The North Slope Borough will rent out RavnAir Group facilities in Utqiagvik and Deadhorse as the airline proceeds with bankruptcy, according to a letter submitted Monday during bankruptcy proceedings.
The borough issued an emergency order earlier this month to commandeer the airline’s assets in order to maintain mail and cargo services after the company abruptly filed for bankruptcy. The state attorney general, however, deemed the seizure to be void under law.
When RavnAir Group filed for bankruptcy on April 5, it left communities scrambling to find an alternative carrier to deliver essential mail and cargo items, including medications and food supplies. The carrier employed 1,300 people and provided services to 115 communities throughout the state.
The company reported its passenger revenue dropped 90% during the COVID-19 pandemic. This revenue made up 54% of the company’s total revenue, according to bankruptcy filings. Ravn had roughly $90 million in debt when it ordered operations to cease.
In the North Slope Borough, Wright Air Service stepped in to deliver mail and cargo but needed to access Ravn-owned facilities where the mail is collected and processed. Before the company went bankrupt, debtors agreed to allow access to the facilities so that operations could continue. When official bankruptcy paperwork was filed on April 5, employees were ordered to lock the facilities because the property was no longer owned by Ravn but instead by creditors.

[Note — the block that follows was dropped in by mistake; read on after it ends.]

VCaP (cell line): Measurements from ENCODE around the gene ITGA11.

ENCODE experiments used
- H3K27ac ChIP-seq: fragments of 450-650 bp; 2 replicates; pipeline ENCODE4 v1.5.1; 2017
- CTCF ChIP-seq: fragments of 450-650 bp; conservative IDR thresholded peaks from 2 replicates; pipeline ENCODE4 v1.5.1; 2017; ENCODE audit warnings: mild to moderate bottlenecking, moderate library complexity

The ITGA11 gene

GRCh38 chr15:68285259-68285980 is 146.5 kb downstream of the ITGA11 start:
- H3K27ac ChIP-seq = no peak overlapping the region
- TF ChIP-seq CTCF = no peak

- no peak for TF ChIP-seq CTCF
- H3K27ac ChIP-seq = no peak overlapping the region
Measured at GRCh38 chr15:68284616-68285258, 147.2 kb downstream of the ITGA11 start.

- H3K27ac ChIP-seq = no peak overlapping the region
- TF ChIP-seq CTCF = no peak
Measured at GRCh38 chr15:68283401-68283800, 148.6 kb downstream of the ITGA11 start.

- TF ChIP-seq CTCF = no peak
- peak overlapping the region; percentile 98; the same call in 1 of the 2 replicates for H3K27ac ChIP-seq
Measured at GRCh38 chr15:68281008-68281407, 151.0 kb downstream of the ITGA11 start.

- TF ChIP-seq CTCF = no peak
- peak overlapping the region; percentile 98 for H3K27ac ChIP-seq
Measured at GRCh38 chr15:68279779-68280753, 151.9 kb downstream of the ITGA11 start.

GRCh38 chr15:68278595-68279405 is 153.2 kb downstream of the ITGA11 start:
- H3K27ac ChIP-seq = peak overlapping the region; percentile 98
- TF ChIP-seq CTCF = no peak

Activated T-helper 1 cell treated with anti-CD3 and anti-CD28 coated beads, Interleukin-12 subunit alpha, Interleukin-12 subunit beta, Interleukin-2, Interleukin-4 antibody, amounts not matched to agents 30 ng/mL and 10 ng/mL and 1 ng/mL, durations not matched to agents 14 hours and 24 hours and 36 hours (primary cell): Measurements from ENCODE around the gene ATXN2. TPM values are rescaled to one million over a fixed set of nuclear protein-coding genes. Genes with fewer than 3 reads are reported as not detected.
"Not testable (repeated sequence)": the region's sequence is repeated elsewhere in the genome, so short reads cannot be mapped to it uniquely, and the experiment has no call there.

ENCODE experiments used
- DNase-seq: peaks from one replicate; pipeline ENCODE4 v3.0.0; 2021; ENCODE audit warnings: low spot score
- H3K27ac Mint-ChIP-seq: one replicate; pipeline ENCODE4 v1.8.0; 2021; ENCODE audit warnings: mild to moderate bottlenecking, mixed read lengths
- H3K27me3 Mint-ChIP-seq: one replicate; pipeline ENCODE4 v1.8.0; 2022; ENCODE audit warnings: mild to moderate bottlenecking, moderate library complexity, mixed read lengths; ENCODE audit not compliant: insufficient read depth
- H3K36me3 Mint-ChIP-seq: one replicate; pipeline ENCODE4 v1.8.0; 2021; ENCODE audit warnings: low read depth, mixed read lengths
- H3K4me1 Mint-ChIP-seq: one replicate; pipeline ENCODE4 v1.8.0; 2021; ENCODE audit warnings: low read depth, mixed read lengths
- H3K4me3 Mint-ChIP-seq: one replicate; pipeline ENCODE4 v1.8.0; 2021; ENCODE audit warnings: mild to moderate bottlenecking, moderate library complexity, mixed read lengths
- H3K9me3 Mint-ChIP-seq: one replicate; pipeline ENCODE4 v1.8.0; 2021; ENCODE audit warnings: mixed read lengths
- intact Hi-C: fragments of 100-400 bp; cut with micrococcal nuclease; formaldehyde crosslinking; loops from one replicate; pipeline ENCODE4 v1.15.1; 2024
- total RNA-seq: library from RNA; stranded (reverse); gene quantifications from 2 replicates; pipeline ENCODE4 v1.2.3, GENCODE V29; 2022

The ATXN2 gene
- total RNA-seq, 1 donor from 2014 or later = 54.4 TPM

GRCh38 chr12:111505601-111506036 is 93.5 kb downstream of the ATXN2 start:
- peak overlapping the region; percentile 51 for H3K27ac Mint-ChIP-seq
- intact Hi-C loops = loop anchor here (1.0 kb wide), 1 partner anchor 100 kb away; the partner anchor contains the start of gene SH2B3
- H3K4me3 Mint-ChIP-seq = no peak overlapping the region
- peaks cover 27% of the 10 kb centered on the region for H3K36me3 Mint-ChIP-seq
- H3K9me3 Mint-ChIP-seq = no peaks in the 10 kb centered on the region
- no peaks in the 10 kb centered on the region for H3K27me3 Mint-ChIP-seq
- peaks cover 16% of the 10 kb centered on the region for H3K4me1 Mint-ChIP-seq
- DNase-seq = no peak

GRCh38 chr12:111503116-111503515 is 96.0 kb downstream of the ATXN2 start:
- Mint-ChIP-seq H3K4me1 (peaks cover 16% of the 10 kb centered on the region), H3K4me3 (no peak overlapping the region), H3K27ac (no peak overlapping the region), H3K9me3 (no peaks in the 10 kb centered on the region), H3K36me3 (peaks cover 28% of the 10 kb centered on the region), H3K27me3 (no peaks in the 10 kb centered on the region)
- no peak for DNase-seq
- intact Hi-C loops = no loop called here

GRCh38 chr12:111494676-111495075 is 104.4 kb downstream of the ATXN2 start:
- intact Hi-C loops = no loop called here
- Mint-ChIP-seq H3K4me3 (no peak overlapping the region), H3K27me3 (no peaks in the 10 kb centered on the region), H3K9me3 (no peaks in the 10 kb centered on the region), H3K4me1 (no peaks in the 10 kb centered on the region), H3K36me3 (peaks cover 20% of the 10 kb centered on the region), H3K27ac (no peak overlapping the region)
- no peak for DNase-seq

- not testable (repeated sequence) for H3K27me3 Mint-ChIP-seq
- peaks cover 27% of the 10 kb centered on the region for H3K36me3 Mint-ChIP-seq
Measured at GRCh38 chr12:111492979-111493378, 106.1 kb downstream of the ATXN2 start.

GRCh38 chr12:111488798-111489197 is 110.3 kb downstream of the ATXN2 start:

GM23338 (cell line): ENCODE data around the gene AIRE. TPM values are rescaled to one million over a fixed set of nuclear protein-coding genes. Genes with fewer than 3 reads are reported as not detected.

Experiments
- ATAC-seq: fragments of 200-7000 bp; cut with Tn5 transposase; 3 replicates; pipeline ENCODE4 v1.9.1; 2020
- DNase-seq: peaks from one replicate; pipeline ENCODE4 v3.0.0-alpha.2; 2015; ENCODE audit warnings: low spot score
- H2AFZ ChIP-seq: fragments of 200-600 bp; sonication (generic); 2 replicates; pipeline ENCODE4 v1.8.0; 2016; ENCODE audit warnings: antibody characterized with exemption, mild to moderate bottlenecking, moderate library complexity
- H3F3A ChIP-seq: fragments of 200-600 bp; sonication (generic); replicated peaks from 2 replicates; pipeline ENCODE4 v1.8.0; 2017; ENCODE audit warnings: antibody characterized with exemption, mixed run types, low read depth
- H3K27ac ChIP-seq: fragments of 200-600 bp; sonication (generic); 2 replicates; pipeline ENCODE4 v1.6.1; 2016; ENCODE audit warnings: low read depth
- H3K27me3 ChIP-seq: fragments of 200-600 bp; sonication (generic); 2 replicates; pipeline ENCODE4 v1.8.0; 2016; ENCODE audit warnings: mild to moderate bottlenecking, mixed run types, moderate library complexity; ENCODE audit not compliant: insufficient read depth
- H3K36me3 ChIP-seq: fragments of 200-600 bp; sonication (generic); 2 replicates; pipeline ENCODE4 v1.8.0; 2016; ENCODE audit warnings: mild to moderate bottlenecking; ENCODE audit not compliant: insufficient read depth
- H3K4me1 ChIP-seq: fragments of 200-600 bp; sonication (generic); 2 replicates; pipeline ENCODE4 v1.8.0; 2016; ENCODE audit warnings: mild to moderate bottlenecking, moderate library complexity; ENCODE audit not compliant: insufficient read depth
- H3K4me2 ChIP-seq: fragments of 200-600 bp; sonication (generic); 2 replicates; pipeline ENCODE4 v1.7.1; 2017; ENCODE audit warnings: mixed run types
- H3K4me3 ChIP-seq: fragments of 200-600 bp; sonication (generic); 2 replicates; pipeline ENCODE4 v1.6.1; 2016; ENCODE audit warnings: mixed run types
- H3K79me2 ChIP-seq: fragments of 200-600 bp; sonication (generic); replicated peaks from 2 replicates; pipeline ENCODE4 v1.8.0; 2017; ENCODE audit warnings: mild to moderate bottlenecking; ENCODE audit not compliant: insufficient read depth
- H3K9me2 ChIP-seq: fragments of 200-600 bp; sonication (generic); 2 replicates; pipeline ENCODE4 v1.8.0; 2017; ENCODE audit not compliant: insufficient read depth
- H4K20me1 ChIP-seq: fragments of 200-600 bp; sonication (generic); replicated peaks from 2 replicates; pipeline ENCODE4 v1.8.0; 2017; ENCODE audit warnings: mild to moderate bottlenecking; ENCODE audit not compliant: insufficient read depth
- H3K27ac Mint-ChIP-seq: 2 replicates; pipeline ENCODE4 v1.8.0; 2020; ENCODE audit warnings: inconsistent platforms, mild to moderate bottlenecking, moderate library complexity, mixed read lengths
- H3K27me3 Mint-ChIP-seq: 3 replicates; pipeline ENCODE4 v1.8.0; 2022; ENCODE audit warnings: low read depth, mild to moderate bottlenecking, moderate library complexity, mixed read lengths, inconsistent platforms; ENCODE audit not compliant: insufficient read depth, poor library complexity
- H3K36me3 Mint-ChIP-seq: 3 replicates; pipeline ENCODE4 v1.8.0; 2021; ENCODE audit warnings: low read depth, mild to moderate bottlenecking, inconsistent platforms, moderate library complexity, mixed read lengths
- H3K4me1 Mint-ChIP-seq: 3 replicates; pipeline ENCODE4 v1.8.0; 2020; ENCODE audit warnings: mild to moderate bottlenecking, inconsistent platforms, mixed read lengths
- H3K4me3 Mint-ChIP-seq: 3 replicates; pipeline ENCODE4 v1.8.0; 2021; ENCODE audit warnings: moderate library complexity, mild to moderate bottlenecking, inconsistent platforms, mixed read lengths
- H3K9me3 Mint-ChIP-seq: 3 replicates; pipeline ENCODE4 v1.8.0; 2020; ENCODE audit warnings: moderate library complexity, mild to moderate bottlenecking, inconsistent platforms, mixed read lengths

Borough Mayor Harry K. Brower Jr. later clarified in a Facebook post that the borough’s order did not seize any airplanes, but provided access to the facilities so other air carriers could use them to complete essential duties.
“This only has to do with access to rusty old hangers and terminals,” he wrote.
Alaska Attorney General Kevin Clarkson said the order was “void under federal and state law,” and that the borough does not have authority during bankruptcy proceedings to take control of the buildings.
Brower asserted he acted within the borough’s authority, and said the order was a way to protect the community.
“On the North Slope, we have no road system, no rail system, nor a Marine Highway between our villages and Deadhorse,” he wrote. “We rely on air transport to and from our villages. Planes deliver the mail, (our) food, medicine (and) transport our people when a snow machine or tundra terrain vehicle won’t (do).”
The borough opened old facilities and Wright Air co-owner Matt Atkinson said the company paid out of pocket to rent necessary equipment in the meantime so that services would continue uninterrupted.
On Friday, the borough paid RavnAir Group debtors $110,000 for immediate access to the facilities, according to the term agreement. The borough will continue to pay $100,000 monthly for access.
“The Debtors have received and expect to continue to receive inquiries from other municipalities and airline carriers, who wish to discuss commercial arrangements with respect to the use of the Debtors’ other facilities and personal property, and the Debtors hope they will be able to enter into similar arrangements with such other municipalities and counterparties,” the letter stated.
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Clarification: This article has been updated to clarify the borough’s authority to seize property was void during bankruptcy proceedings.